More information on the conference can be found here: Click this link
Large-scale protein-protein interaction networks in human neurons coalesce schizophrenia risk loci into unexpected pathways
Eugene Nacu (1,3), April Kim (1,2), Edyta Malolepsza (1,2), Taibo Li (1,2) William Crotty (1,3), Natalie Petrossian (1,3), Benjamin Tanenbaum (4), Stephan Ripke(1,2), Jake Jaffe (4), Monica Schenone (4), Mark Daly (1,2), Kevin Eggann(1,3), Kasper Lage (1,2)
1) Stanley Center for Psychiatric Research at the Broad Institute. 2) Massachusetts General Hospital. 3) Harvard Stem Cell Institute. 4) Broad Institute.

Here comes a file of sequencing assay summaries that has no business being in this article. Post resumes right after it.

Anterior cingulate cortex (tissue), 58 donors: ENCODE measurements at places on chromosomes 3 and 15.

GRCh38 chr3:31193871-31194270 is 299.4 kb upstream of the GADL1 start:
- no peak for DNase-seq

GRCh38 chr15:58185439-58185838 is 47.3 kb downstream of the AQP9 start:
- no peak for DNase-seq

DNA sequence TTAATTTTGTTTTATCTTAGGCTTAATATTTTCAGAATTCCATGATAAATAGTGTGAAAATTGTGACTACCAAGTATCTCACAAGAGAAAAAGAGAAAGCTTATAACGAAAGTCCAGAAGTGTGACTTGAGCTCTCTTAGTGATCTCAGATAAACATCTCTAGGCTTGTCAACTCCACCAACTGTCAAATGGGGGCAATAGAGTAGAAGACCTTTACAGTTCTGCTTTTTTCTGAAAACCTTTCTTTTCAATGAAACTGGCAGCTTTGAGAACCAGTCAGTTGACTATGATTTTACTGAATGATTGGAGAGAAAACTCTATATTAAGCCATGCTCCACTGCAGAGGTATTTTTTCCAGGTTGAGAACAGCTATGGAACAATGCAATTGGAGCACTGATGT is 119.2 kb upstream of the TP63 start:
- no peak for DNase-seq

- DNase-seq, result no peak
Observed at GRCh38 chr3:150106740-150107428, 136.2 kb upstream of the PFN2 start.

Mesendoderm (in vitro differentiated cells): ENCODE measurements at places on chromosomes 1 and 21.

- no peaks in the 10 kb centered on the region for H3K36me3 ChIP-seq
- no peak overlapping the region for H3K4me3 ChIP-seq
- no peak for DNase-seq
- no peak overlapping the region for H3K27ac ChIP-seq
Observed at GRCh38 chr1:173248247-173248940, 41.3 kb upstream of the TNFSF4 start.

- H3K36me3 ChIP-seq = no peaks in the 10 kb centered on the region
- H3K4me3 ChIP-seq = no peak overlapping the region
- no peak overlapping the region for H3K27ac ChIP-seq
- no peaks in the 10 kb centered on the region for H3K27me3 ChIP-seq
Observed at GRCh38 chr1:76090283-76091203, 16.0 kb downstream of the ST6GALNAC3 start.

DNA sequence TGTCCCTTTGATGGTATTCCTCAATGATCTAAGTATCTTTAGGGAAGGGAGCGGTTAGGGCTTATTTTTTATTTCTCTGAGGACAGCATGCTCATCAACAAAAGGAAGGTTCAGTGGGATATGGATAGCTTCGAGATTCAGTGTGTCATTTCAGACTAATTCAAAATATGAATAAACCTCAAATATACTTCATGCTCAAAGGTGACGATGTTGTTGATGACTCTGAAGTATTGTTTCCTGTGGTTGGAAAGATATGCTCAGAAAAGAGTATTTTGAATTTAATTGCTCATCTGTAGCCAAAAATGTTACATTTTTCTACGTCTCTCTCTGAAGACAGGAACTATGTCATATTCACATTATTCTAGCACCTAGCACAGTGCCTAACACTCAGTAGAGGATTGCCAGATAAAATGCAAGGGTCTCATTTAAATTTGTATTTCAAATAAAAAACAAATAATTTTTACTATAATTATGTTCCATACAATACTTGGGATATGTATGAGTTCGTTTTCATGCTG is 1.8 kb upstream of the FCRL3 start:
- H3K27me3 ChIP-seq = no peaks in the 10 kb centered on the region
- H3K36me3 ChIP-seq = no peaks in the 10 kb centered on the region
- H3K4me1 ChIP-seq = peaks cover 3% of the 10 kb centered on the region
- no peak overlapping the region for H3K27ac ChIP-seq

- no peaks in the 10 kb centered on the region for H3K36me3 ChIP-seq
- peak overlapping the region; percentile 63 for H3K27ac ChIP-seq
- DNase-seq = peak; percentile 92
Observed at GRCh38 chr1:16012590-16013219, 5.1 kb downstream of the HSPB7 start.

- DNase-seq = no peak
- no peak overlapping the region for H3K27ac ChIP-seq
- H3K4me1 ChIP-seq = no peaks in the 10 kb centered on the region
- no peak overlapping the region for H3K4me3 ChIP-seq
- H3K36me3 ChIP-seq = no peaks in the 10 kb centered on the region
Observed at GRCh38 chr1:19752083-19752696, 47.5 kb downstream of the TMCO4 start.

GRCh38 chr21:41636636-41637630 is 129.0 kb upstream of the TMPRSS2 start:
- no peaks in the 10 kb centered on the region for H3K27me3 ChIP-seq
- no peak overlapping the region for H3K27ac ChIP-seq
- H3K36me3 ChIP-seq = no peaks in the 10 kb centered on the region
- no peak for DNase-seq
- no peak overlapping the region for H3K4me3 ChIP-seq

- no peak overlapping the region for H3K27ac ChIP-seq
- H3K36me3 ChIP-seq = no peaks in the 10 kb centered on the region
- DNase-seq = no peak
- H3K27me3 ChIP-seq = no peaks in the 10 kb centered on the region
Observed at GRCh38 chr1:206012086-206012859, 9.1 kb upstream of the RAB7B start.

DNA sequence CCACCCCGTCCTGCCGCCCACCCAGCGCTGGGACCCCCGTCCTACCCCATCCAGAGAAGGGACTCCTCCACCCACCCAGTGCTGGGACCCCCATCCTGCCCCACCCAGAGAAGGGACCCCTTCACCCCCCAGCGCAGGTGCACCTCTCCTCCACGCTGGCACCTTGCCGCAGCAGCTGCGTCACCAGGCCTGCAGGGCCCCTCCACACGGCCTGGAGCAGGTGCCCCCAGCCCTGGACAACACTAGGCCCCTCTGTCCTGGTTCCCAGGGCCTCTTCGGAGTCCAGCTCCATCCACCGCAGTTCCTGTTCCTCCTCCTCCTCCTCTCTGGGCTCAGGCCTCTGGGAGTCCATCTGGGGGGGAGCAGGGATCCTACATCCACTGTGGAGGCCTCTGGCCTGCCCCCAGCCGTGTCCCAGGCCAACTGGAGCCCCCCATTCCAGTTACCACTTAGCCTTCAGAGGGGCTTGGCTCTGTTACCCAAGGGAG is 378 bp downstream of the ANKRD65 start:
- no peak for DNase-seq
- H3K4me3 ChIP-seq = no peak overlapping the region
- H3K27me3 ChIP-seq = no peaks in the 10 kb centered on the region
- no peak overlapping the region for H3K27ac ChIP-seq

The recent genome-wide association studies in schizophrenia have revealed many risk loci encoding genes likely to be involved in this disorder and exciting glimpses of molecular pathways have emerged from the data (e.g., chromatin remodeling, calcium signaling, synaptic pruning and synaptic transmission). Such examples illustrate how some genes associated with schizophrenia interact at the level of proteins to form networks involved in diverse areas of neurobiology. However, most of the identified genes do not connect with each other in well-defined cellular pathways and it is clear that the disease also includes largely uncharted and incomplete networks that are probably unique to the human brain. This is a key bottleneck towards biological insight and therapeutic intervention. Here, we describe a large-scale approach to overcome some of these challenges by executing systematic interaction experiments in human neurons of proteins encoded in schizophrenia risk loci. First, our approach capitalizes on unbiased genetic data to choose corresponding proteins as the starting point of the protein interaction experiments. Second, we developed several parallel workflows, using both manual production and automated approaches on robots, to generate human upper layer cortical excitatory neurons from embryonic stem cells at scale (meaning routinely producing billions of cells). Third, we exploited state-of-the-art proteomics technologies to map quantitative interaction networks of the index proteins at high resolution. Fourth, we developed a new analytical platform (Genoppi) to quality control and integrate cell-type-specific protein interaction experiments and genome-wide association data to identify unexpected pathways relationships between risk loci. Our analysis shows that a large fraction of the high-quality and reproducible protein interactions we identify are unique to human neurons meaning that the interactions have not earlier been reported in the literature and are not identified in non-brain tissues. These observations illustrate the importance of executing the experiments in a human cell type of relevance to the trait being analyzed. Importantly, we uncover many unexpected pathway connections between schizophrenia risk loci. For example, our analysis reveals neuron-specific protein-protein interactions between calcium channels and the classic complement cascade at three different time points of neuronal differentiation. This observation would have been missed in other cell types and provides an unexpected link between calcium signaling and synaptic pruning in schizophrenia. More generally the experimental and analytical approaches we develop here for a neuropsychiatric disease could potentially be applied to functionally annotate loci and provide new pathway insights into other common complex traits.